IN SEARCH FOR SIGNIFICANCE
In an address to the UN Security Council Ministerial Debate on "The role of youth in countering violent extremism and promoting peace" (April 23, 2015), the anthropologist Scott Atran condensed his message into recommendations for decision-makers and public opinion leaders aimed at counteracting the drawing power of violent extremism:
• offer youth something that makes them dream, of a life of significance through struggle and sacrifice in comradeship.
• offer youth a positive personal dream, with a concrete chance of realization.
• offer youth the chance to create their own local initiatives.
But how can a life of significance be fostered among youth? In our project, we put the adolescents in the position of agents actually redesigning their activities. This means authorizing the adolescents' perspectives by inviting them to become authors of their lives.
Our research project aimed to identify and test ways adolescents can find and cultivate significance in their lives, understood as perspectives and actions that connect their personal interests with activities and projects for a just and equitable world. The project draws on cultural-historical activity theory and significantly expands Phelan's model of adolescents' different worlds.
(Engeström et al., 2022)
Our study uses the Change Laboratory (CL) intervention method to enhance adolescents' search for significance in a school setting. We invited eighth-grade students from two schools in Finland to work on projects with the support of researchers over two school years. The CL sessions were conducted within regular school hours but the 11 projects' topics, contents, and means were selected, designed, and implemented by the students.
Our findings show that adolescents live in many interconnected worlds. Challenges related to these worlds and their interconnections in adolescents' search for significance may often be ignored. The school is the most important source and host of manifestations of contradictions. These tensions should be considered drivers and resources of joint elaboration and expansive learning.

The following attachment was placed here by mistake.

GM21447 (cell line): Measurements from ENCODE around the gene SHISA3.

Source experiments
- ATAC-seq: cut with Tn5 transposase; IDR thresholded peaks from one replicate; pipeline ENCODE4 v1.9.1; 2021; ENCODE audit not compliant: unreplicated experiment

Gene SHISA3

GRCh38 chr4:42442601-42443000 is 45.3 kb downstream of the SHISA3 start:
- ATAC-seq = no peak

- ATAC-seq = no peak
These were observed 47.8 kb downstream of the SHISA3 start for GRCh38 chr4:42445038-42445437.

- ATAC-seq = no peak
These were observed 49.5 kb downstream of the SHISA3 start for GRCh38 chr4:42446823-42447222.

(Engeström et al., 2022)
Adolescents have much more potential than may not commonly be noticed at school. The school can initiate and support activities that bring this potential to the fore. Allowing students to create their own projects has essential potential for developing school and students' opportunities to influence issues they find significant. CL promoted a sustained search for significance among adolescents in the school context. In an age of widespread alienation, models such as this are of utmost importance.
Atran, S. (2015). Address to UN Security Council, Ministerial Debate on “The role of youth in countering violent extremism and promoting peace.”
Cook-Sather, A. (2002). Authorizing students’ perspectives: Toward trust, dialogue, and change in education. Educational Researcher, 31(4), 3–14.
Engeström, Y., Rantavuori, P., Ruutu, P., & Tapola-Haapala, M. (2022). The hybridisation of adolescents’ worlds as a source of developmental tensions: A study of discursive manifestations of contradictions. Educational Review, 1-22. doi.org/10.1080/00131911.2022.2033704
Phelan, P., Davidson, A. L., & Yu, H. C. (1998). Adolescents' worlds: Negotiating family, peers, and school. New York: Teachers College Press
Sannino, A., Engeström, Y., & Lemos, M. (2016). Formative interventions for expansive learning and transformative agency. Journal of the Learning Sciences, 25(4), 599-633.